- Parental investment is any contribution that a parent gives to an offspring to increase the offspring’s chances of survival and reproduction at the expense of the parent’s ability to contribute to other aspects of its fitness (Barrett et al., 2002). Investment can be time, energy, food, protection, shelter, or other forms of care that benefit an offspring (Barrett et al., 2002). Costs to the parent are incurred on its inclusive fitness through lessening its ability to reproduce or invest in other existing offspring (Barrett et al., 2002).... [tags: Psychology]
1455 words (4.2 pages)
- The Arboreal Ancestry Recent research has proved to support the hypothesis that one of the hallmarks of human evolution, bipedalism, arose from an arboreal ancestry. As implied, the tree-living ancestor was to have a benefited from a bipedal gait through aided mobility throughout the tree network (Thorpe et. al., 2007). In addition, the use of the upper body in the arboreal ancestor would be helpful in foraging (Stanford 2006). The importance of the arboreal ancestor hypotheses is their relation to the lower body development towards a bipedal posture and gait.... [tags: Arboreal Ancestry, Research, Human Evolution]
1773 words (5.1 pages)
- Throughout the conceptual yet acknowledged theories surrounding human evolutionary traits and behaviours, the exact forces that specifically promoted bipedalism are still difficult to determine. Controversy lies with the suggestion that bipedalism arose from as early as 5.8 million years ago, in the late Miocene era, but it can be scientifically defined that the first definite bipedal hominin was the Australopithecus anamensis in the Pliocene. These findings suggest that at 3.9-2.9 million years ago, bipedalism was evolving; certain conditions acted as influences upon the hominins to develop bipedality.... [tags: Evolution Biology]
1332 words (3.8 pages)
- When a person is asked how humans differ from apes, bipedalism would probably be the last thing that a modern human would think of. Bipedalism seems so ordinary when people live in a world of technology that has seen the inventions of cars, planes, and computers. When Albert Einstein is mentioned, very few would agree that his theory of relativity is second place to the feat of walking upright on two legs. Yet, if the first Hominids had not taken those first steps, humanity might not have evolved into the modern societies that currently exist.... [tags: charles darwin, locomotion, evolution]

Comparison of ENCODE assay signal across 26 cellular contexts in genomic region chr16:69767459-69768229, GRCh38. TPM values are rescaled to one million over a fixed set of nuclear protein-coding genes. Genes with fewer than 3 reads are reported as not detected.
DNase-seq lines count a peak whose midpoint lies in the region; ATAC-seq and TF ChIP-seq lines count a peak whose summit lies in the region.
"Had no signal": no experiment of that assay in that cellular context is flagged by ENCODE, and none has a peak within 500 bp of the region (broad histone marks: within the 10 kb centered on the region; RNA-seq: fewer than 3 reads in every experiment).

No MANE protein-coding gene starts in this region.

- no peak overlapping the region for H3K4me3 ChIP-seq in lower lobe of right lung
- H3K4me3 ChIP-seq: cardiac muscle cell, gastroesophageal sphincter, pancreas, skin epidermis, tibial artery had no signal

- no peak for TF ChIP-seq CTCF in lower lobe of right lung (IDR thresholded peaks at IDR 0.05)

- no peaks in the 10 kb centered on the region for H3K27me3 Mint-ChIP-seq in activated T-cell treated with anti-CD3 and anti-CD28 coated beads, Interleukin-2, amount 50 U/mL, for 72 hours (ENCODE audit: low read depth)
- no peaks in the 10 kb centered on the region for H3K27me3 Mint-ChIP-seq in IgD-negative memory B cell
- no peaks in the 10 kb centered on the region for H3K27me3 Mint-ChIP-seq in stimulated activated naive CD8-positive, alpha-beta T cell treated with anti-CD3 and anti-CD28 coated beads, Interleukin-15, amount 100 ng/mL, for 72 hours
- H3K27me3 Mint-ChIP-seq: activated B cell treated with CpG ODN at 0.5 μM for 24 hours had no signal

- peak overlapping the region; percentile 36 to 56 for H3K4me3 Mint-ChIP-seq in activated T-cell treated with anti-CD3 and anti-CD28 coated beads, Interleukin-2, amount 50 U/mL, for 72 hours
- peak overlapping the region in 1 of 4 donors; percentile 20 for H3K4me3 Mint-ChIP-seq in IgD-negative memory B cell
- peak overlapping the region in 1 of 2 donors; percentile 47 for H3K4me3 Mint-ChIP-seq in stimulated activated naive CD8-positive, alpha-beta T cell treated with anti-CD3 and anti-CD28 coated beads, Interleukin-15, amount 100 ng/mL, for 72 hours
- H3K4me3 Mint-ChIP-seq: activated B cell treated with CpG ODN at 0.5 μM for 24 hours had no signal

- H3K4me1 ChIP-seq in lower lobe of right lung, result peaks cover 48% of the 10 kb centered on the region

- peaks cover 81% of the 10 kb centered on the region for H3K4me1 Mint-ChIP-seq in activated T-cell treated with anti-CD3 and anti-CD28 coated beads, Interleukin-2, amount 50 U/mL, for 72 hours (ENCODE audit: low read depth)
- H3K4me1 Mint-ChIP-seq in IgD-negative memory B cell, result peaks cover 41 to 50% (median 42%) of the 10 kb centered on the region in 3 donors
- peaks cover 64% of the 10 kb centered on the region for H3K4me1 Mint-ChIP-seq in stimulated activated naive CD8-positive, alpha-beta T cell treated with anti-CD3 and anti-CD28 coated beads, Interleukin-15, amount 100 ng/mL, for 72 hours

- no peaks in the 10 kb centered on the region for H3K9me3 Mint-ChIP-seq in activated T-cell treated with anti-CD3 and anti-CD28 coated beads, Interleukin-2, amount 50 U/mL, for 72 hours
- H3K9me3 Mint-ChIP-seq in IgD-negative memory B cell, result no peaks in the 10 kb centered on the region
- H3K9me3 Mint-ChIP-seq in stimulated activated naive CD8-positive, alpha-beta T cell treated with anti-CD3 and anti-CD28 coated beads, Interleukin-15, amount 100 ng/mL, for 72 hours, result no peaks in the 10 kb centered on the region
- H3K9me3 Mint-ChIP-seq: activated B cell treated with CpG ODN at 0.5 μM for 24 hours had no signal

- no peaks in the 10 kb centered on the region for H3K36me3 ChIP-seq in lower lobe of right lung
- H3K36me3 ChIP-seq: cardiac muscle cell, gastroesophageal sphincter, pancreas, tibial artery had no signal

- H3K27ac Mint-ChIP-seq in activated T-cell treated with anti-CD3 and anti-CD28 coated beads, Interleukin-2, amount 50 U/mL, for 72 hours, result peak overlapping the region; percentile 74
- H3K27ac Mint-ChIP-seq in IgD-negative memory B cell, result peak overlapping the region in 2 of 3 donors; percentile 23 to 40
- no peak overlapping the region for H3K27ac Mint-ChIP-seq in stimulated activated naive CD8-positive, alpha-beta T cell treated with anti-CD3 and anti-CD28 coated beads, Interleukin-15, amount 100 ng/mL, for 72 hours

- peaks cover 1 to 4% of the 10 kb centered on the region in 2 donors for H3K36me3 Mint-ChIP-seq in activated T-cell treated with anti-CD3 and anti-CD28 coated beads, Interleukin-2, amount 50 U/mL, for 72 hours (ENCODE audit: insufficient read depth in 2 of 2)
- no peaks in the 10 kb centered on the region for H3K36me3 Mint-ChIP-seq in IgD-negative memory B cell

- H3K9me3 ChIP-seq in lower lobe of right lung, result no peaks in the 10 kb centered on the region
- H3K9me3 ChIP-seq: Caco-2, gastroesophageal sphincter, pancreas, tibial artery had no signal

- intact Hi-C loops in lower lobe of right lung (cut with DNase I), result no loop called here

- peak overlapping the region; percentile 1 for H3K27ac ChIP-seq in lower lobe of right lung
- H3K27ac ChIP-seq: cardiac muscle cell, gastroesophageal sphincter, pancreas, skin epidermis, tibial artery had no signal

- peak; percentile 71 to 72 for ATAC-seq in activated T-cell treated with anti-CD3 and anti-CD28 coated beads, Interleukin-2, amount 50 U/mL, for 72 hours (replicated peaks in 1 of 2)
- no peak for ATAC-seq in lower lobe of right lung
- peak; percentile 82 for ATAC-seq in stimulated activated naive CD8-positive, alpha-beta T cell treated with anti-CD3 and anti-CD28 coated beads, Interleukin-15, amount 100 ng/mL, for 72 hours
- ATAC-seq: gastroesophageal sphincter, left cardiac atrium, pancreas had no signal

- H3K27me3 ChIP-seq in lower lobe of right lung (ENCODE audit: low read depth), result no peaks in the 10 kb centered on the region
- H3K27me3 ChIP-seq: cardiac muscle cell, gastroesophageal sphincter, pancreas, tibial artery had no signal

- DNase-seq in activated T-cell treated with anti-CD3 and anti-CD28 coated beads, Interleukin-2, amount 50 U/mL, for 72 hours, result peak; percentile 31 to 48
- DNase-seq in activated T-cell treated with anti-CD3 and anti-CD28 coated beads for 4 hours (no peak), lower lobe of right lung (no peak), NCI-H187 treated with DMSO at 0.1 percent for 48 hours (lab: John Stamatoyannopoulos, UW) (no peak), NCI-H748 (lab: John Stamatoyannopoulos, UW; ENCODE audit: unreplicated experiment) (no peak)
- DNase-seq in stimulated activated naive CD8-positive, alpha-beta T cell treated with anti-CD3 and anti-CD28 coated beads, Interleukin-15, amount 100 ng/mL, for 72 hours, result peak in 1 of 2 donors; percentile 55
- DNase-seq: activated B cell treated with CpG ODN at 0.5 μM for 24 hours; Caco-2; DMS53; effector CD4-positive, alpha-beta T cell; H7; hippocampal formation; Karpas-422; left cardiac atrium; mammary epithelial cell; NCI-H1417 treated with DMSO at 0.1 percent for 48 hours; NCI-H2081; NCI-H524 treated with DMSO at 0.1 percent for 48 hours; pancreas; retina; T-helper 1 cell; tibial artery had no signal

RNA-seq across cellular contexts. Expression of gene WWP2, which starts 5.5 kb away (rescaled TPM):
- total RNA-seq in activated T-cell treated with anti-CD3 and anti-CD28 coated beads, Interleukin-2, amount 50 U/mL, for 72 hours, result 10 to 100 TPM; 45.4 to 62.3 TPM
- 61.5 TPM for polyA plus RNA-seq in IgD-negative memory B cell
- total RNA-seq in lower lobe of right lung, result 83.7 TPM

1366 words (3.9 pages)
- Human evolution Introduction Human evolution is the growth and adaptions of humans over the six million years we have been on this earth. The reason we have adapted is to increase the chance of our survival. There is a lot of scientific evidence that supports this concept of evolution such as human fossils, natural selection, genetic evidence and major developments in humans over the six million years such as bipedalism. This report will explain the concept of human evolution, give strong scientific evidence to support the concept and give examples for this theory.... [tags: scientific evidence, bipedalism]
631 words (1.8 pages)
- The birth of a baby is a miracle to the world; a baby crawling by itself is a huge achievement; a baby taking its very first steps is a historical moment for human evolution. A human is able to endure many changes, socially and environmentally, tailoring its skills and abilities along the way. The most remarkable adaptation for humans is the ability to walk upright on two feet, rather than crawling on all fours. When a baby is able to master the mechanics of bipedalism, it is a significant moment in that child’s life.... [tags: having free hands, human evolution]
726 words (2.1 pages)
- Hominid's Development of Bipedalism Approximately 4 million years ago a wonderful evolutionary phenomenon was happening in Africa. Early hominids, man’s ancestors, were beginning a giant leap in their evolution. These hominids were moving out of the forest and beginning to walk upright, out on the open plains (Fagan, 98). This change from quadrupedalism was the most significant adaptation that ever happened to these early hominids. It caused many adaptations that make man what he is today. This process occurred in early hominids for many different reasons, each reason helping to perfect the upright walking posture.... [tags: Papers]
600 words (1.7 pages)